The 10th anniversary of Our Time holds a special meaning for me. As a nine-year-old girl struggling to process her mother’s illness, absence, and a new baby sister, I attended one of the first KidsTime groups in Camden. A family-centred group where we could create movies and eat pizza was the kids’ idea of a dream. Little did I know, at that point, how much Our Time would help me through the next years of my life.
To be honest, I’m not even sure that I knew, when I first joined the KidsTime sessions, why my family had been chosen to attend. Trying to explain the concept of a mental illness to a child was a difficult feat that few of the adults around me dared to attempt. I remember being told that my mum was in hospital, and that it wasn’t her fault. I didn’t understand why it ever would be her fault that she was in hospital, or mine, which I was also reminded of daily. The topic of mental illness was, and remains to this day, a taboo subject for the adult world. But kids don’t understand taboo, so I was left wondering about the weird behaviour and sudden absence of my mum. Why had she spent all day in her room? Why, when I came in to give her a hug and turn the light on, did she shout and throw things at me? Why, one afternoon on the drive back from school, did my dad tell me she had been taken away in an ambulance, that she wasn’t well? And why was I not able to visit her?
KidsTime was the first place where my questions were actually answered. There was none of the awkwardness that the adults around me radiated when I brought up the topic of my mum at the KidsTime sessions. It was the first time where my mum’s illness was finally given a name – bipolar disorder – and where my role was labelled as a young carer. Finally, the experiences that I had been struggling with internally, holding a confusing sense of shame that I didn’t properly understand, were normalised and shared by the children and families around me. I wasn’t the odd one out anymore. I fit in.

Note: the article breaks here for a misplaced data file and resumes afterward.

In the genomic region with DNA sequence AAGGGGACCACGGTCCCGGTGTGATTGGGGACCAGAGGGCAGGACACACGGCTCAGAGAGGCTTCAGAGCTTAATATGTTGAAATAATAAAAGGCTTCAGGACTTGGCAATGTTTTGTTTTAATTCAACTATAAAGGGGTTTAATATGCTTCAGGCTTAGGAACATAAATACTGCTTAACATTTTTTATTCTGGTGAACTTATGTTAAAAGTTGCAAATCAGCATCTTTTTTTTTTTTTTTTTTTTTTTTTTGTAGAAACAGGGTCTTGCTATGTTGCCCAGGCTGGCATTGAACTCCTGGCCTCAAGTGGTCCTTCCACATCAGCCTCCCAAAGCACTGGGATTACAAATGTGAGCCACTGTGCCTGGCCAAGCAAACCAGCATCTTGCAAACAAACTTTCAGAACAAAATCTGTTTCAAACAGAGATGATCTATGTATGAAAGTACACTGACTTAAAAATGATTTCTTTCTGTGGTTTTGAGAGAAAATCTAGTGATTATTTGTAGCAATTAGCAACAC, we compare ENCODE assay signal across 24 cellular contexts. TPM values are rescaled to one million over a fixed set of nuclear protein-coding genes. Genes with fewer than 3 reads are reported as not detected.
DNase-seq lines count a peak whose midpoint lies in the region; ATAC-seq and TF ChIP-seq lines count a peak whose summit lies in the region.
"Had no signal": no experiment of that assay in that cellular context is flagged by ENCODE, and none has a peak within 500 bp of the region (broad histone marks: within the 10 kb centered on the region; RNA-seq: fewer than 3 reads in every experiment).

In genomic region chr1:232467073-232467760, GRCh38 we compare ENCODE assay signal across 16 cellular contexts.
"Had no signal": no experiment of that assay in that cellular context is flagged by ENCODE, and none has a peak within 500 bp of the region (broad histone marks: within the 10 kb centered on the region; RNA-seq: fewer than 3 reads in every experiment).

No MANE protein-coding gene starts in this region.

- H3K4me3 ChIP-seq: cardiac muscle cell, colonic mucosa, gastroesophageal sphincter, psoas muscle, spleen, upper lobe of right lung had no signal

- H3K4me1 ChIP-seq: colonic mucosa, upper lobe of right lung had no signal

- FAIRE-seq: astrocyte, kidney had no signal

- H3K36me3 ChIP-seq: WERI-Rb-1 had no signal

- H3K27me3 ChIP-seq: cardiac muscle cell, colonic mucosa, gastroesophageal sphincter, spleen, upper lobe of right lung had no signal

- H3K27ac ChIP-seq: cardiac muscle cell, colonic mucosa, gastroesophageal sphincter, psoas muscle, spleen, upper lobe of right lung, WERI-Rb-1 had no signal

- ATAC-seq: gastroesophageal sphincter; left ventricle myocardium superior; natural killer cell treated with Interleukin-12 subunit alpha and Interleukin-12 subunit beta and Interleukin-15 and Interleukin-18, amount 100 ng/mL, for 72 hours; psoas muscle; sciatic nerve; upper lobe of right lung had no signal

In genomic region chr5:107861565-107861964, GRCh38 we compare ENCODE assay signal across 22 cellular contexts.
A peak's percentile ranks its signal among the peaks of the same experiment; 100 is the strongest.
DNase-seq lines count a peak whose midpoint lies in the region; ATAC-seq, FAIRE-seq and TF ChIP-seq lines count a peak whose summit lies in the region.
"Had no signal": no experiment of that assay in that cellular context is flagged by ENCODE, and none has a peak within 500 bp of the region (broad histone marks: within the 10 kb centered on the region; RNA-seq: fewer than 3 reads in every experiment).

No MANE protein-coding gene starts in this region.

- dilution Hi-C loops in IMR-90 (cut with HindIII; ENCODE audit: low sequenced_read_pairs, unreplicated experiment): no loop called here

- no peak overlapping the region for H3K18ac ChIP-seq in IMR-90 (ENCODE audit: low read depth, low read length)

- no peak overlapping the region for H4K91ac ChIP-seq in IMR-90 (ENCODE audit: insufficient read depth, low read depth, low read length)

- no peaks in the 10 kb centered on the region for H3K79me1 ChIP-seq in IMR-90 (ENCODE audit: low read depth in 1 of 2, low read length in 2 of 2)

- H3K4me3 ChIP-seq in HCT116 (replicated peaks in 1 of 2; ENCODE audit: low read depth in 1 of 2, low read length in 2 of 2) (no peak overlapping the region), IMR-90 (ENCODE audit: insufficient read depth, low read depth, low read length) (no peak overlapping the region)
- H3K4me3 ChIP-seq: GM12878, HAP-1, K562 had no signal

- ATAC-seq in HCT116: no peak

I was already an extremely curious child, with a passion for acting and performing, so discovering these topics through theatre allowed me to engage with my experiences in a different way. Through the process of brainstorming, filming, and then casting our homemade movies to the adults, I was able to express the thoughts and emotions I didn’t feel able to tell my parents directly. I can’t speak for their experiences, but from conversations I’ve had with both my mum and dad, it seems like the adult discussion sessions held in the other room were just as therapeutic.
I don’t think I ever realised how lucky I was to have that support system at the time, and how much it meant to me. I have always put a guard up when it comes to discussing my mum’s illness and the effect it’s had on me. To an extent, I’ve always had to. The stigma surrounding the topic of mental illness makes it that much harder to have open conversations about it. Unfortunately, the responsibility of its awkward nature is too often directed back onto the person struggling. From a young age, I trained myself to make light of my situation, to not make the other person feel uncomfortable, to not engage too emotionally with my experiences, for fear of scaring people off. For me, KidsTime was a place of refuge, away from the judgement and awkwardness of the outside world.
I’m now 19 years old, in my first year at the University of Edinburgh, somewhere I’m not sure I would be had it not been for the support that Our Time gave me as a child. But there are so many other children in this country who deserve to have been given the same opportunities that I have – to be listened to, and to have a place that is just for them, where they get a break from the responsibility of having a parent struggling with a mental illness. A place where they can be a kid again.